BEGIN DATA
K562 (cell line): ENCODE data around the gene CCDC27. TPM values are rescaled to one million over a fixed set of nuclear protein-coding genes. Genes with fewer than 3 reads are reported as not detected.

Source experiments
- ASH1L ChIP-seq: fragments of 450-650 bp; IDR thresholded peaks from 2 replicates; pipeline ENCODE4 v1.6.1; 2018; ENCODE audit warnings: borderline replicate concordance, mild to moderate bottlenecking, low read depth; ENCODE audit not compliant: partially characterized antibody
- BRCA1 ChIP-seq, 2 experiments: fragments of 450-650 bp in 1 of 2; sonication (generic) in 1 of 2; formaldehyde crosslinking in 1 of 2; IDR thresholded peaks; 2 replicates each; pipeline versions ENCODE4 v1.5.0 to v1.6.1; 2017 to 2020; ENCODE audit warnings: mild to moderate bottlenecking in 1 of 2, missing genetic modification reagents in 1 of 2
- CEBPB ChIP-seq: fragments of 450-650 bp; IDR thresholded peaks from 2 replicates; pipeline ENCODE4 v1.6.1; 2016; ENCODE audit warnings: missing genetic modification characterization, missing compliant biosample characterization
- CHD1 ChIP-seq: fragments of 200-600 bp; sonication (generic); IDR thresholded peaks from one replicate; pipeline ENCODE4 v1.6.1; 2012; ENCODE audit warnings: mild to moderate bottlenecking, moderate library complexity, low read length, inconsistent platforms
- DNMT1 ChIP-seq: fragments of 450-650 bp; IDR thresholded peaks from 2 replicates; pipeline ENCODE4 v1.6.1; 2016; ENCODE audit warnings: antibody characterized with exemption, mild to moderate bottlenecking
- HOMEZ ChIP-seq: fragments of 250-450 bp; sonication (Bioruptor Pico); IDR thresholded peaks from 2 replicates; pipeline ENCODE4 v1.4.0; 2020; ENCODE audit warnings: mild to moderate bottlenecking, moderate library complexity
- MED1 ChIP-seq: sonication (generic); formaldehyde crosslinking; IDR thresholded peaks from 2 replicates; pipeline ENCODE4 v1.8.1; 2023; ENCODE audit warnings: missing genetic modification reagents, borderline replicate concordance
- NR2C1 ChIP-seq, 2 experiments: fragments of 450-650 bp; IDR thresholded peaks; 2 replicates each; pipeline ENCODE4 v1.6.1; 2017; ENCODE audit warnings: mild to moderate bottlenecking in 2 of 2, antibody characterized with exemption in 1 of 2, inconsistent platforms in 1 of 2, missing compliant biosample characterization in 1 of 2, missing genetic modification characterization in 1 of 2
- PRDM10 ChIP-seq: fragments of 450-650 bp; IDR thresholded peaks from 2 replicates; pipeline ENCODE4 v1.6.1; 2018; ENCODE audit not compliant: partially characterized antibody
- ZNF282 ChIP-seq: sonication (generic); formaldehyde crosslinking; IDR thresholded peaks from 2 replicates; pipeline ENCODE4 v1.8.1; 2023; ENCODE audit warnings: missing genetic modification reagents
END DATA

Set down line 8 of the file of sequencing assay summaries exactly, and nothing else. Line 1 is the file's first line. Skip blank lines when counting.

- HOMEZ ChIP-seq: fragments of 250-450 bp; sonication (Bioruptor Pico); IDR thresholded peaks from 2 replicates; pipeline ENCODE4 v1.4.0; 2020; ENCODE audit warnings: mild to moderate bottlenecking, moderate library complexity